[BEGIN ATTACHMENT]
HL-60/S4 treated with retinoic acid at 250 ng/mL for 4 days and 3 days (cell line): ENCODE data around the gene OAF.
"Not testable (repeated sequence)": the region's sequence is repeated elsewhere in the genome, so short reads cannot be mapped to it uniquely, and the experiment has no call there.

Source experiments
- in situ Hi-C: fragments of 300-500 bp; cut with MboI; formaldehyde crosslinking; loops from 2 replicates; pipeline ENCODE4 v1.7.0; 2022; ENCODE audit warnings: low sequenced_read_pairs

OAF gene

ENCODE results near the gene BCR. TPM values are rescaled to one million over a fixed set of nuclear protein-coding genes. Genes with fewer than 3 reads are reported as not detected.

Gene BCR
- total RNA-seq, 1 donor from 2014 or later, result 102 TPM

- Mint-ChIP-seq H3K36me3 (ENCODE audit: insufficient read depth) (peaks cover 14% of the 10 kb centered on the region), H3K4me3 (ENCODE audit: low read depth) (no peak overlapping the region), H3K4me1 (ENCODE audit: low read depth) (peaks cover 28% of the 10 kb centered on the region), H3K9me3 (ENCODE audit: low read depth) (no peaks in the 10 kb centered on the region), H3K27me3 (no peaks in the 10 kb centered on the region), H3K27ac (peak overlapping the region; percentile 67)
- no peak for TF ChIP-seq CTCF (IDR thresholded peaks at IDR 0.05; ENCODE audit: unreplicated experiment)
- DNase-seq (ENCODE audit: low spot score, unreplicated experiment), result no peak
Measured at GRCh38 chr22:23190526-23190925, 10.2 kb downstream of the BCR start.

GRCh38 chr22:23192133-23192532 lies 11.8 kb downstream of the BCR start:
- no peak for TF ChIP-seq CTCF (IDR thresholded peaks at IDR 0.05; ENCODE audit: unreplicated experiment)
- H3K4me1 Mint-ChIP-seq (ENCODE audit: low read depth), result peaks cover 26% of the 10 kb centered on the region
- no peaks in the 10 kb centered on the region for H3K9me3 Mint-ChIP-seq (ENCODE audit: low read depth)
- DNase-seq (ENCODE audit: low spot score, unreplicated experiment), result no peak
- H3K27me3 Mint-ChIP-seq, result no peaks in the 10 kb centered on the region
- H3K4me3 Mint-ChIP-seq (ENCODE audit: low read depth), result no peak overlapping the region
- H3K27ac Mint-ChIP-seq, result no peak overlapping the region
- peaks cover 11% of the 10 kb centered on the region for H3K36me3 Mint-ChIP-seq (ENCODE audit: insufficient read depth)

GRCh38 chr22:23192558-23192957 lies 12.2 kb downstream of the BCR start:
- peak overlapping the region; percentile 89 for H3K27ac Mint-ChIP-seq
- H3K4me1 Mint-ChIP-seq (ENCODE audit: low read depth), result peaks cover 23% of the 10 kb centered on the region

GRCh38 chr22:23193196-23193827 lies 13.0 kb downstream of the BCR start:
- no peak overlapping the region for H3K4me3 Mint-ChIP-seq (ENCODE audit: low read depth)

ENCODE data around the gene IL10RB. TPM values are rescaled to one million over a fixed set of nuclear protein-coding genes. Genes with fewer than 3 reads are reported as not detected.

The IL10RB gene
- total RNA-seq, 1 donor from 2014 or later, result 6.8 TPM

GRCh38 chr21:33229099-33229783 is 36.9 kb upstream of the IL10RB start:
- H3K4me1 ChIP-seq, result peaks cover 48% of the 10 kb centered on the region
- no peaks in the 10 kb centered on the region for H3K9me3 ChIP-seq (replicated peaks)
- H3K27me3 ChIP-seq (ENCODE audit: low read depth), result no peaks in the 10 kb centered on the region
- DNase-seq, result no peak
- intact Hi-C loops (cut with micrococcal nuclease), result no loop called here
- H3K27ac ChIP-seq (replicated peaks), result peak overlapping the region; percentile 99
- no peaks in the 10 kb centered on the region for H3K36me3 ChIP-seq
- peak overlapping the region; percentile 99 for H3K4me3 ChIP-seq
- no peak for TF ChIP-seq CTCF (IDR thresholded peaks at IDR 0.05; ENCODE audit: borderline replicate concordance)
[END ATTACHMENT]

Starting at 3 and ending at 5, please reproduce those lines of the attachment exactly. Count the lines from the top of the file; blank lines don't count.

Source experiments
- in situ Hi-C: fragments of 300-500 bp; cut with MboI; formaldehyde crosslinking; loops from 2 replicates; pipeline ENCODE4 v1.7.0; 2022; ENCODE audit warnings: low sequenced_read_pairs

OAF gene